As Uber and Lyft burst onto our streets and smartphones, they promised benefits to all. Passengers would get a quick, convenient alternative to the hide-bound taxi industry. Shared rides would replace solo drivers. Uber promised to take “1 million cars off the road in New York City.”
Today in New York, we finally have the data to see how these promises are working out. It’s not a pretty picture. On-demand companies are fueling a cycle of increasing congestion and declining transit use, and it demands immediate attention by Mayor de Blasio and Gov. Cuomo.
Initially, on-demand companies grew mostly by attracting yellow cab passengers. A January 2016 report from Mayor de Blasio, which I helped prepare, concluded that growing Uber and trips were not the primary cause of worsening congestion.
But growth didn’t stop with the mayor’s study. Since June 2015, on-demand companies’ passenger volumes have tripled, to 500,000 per day. That has far outpaced the drop in yellow cab rides. And most trips are still exclusive rides, not the long-envisioned shared trips with passengers traveling on overlapping routes.
I’ve analyzed Taxi & Limousine Commission trip and vehicle odometer records to see how this translates to the streets of New York. The results: On-demand ride companies drove 600 million miles on New York City streets in 2016 — more than the same year’s total yellow cab mileage in Manhatta n. Most of the added driving is in Manhattan and congested parts of Brooklyn and Queens near the East River, piling more cars onto already crowded streets.
On-demand trips that aggravate already-slow traffic speeds undercut the essential role of mass transit in absorbing growth in residents, workers and visitors. In 2016, subway ridership fell for the first time in years. Bus ridership dropped for the third consecutive year. Uber, Lyft and the other companies are making up the difference. They — together with bikes — are now serving the new travel demands generated by our growing city.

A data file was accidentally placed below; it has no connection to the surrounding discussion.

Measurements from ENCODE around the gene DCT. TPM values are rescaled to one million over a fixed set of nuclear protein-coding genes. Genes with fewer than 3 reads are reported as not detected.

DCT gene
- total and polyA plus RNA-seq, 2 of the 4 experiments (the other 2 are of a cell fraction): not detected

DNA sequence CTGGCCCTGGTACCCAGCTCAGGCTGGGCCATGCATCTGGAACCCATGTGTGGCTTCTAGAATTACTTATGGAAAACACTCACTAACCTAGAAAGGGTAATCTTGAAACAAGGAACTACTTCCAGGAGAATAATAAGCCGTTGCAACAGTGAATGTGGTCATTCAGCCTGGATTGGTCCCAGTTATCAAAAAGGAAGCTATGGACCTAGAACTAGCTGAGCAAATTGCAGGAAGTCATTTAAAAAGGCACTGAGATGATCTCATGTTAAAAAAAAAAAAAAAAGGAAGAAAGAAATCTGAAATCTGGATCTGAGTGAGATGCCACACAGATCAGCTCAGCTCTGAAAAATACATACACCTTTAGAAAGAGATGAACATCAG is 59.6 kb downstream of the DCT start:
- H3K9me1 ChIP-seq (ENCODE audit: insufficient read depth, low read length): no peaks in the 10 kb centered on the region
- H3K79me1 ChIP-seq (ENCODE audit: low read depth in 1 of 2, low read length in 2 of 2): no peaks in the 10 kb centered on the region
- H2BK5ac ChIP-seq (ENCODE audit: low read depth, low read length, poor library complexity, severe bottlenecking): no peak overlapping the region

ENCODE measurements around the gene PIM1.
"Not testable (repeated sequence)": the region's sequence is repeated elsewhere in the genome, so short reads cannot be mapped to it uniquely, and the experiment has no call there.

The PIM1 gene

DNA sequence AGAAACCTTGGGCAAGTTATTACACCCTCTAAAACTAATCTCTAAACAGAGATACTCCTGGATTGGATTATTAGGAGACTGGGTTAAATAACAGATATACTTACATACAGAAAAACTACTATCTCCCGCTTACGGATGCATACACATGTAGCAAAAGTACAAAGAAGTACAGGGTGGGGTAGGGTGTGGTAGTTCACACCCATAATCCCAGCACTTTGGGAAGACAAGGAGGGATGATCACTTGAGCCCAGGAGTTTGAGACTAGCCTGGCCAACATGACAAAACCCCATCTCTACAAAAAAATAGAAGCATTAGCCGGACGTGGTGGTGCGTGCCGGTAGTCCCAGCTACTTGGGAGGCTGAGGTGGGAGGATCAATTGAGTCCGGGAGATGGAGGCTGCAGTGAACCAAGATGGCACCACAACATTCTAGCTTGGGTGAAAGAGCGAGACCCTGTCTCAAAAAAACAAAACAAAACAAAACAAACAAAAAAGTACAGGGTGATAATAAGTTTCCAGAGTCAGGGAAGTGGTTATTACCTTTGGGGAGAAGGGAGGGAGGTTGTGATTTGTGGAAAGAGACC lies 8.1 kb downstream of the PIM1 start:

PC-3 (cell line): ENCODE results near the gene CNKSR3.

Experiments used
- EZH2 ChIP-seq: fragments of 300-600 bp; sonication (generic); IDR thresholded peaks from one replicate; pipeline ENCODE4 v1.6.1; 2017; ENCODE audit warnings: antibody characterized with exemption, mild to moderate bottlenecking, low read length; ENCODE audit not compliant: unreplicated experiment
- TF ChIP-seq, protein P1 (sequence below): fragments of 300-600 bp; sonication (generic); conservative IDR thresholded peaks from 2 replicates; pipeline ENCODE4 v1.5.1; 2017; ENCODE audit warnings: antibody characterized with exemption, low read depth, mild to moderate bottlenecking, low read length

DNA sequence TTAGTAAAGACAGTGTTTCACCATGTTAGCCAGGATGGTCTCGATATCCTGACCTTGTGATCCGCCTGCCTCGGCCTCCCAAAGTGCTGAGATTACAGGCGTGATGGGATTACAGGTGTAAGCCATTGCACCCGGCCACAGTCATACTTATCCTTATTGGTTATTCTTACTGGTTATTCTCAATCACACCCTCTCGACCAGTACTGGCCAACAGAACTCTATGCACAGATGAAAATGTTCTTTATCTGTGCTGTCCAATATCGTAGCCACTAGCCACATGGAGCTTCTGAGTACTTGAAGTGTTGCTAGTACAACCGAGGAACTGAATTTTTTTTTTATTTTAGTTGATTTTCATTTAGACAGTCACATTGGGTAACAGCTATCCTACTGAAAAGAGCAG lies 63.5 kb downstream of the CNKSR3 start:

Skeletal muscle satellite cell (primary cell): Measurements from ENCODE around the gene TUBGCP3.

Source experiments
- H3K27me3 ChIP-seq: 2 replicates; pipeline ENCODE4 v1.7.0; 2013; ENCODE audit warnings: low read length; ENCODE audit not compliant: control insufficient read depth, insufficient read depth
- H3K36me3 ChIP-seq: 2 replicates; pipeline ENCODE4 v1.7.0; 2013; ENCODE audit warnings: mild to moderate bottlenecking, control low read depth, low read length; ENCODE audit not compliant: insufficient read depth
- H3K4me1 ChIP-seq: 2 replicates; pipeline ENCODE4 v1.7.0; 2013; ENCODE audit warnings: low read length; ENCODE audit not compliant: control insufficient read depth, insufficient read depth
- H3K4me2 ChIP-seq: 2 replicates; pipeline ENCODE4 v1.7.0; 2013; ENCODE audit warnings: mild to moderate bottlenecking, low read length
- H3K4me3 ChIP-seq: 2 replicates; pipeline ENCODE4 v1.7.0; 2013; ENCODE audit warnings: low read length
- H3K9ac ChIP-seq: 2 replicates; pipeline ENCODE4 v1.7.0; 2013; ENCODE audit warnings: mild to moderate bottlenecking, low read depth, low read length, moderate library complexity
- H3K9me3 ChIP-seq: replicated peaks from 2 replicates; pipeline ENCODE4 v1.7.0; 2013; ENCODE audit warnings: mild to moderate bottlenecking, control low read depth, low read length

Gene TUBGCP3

That’s not a sustainable way to grow the city.
But we shouldn’t blame the companies or their customers for adding to traffic woes. Riders are voting with their feet for what they value most: prompt, responsive, reliable and comfortable transportation.
Mayor de Blasio has recognized the need for the city to act, promising an anti-congestion plan in his State of the City speech. His plan will need to more efficiently use scarce street space by tackling transit delays, slow speeds, and crowding so that buses and subways are a viable choice when up against deep-pocketed, nimble and aggressively customer-focused private sector companies.
He should aim to speed up bus service by rapidly expanding the number of bus lanes and vigorously enforcing bus lane and double-parking rules. And time traffic signals on avenues with high-ridership bus service so that buses get from stop to stop without wasting time at red lights.
Cuomo must act, too. He should direct the Metropolitan Transportation Authority to expand off-the-bus fare collection, enabling people to board through all doors on high-ridership routes where long delays for getting on and off buses are an everyday, every-stop fact of life.
He should also insist that the MTA implement all-door boarding on all high-ridership routes when the MetroCard fare payment system is replaced in a few years.
Finally, the MTA and state Legislature should revamp contracting procedures so that system-wide improvements like new subway signal systems can be built more quickly and cheaply. New signals can make possible higher frequency and more reliable subway service.
These initiatives are far more critical than splashy but low-ridership distractions like the LaGuardia AirTrain and BQX streetcar. Without system-wide improvements, the on-demand companies will keep attracting transit riders at an ever-increasing pace.
That will mean slower travel for everyone, from motorists to bus passengers to truck drivers, and higher costs for goods and services. It’s not the future we were promised. Nor is it one we can live with. Fortunately, it’s one that city and state officials can avoid, but only by acting now.
Schaller is the former deputy commissioner of traffic and planning in New York City